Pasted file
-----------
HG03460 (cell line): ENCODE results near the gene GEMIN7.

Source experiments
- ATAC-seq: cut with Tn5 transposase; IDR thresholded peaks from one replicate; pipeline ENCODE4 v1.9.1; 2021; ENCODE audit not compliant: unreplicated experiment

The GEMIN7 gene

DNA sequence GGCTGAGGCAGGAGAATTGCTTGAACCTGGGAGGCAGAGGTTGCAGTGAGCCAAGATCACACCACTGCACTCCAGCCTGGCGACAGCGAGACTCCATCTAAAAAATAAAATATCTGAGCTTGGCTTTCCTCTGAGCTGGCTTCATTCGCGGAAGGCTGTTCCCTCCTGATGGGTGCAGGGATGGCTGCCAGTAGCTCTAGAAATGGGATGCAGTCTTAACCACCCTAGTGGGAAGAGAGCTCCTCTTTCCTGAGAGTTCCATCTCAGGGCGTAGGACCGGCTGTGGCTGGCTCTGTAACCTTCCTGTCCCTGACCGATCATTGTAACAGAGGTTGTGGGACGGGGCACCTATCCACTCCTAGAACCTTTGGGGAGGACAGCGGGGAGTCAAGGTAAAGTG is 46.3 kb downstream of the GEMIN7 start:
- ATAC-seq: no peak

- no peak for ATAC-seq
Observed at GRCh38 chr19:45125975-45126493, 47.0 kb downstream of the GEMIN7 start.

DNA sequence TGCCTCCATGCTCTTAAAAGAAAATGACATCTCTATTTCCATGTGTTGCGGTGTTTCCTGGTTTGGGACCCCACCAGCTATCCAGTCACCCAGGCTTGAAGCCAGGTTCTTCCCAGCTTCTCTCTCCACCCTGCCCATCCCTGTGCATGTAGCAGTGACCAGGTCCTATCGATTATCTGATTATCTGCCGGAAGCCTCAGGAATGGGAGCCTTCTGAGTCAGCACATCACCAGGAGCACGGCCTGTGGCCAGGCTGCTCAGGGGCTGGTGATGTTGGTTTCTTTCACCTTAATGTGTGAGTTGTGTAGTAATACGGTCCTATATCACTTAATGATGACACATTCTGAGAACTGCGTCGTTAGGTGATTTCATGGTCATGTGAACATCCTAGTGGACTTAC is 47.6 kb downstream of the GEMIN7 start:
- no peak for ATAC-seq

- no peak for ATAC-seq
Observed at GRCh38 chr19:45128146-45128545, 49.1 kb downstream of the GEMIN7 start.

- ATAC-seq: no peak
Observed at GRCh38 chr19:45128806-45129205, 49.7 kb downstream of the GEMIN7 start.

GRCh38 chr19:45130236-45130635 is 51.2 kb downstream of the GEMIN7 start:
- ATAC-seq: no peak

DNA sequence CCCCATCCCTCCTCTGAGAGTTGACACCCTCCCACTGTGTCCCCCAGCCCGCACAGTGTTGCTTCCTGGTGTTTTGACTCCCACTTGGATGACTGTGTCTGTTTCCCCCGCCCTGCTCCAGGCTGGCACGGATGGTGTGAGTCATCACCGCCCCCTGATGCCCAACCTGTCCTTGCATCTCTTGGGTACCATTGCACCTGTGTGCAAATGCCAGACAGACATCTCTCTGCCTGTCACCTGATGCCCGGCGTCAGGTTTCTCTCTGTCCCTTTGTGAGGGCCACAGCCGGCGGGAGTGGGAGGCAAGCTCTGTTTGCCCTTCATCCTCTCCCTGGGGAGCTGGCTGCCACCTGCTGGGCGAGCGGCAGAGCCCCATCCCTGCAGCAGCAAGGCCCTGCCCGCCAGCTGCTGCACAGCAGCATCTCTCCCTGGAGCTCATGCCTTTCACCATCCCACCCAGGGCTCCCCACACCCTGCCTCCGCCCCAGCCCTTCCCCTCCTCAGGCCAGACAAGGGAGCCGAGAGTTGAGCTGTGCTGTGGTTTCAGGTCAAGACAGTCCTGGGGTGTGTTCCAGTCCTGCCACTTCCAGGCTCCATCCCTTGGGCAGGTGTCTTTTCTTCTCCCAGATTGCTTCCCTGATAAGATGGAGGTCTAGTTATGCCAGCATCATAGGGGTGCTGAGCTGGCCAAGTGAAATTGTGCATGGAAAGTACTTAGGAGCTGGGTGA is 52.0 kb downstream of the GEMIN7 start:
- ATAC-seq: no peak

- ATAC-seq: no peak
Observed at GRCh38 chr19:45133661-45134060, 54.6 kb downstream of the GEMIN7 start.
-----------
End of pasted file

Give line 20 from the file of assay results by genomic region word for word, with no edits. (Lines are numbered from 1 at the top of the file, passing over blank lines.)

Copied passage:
Observed at GRCh38 chr19:45133661-45134060, 54.6 kb downstream of the GEMIN7 start.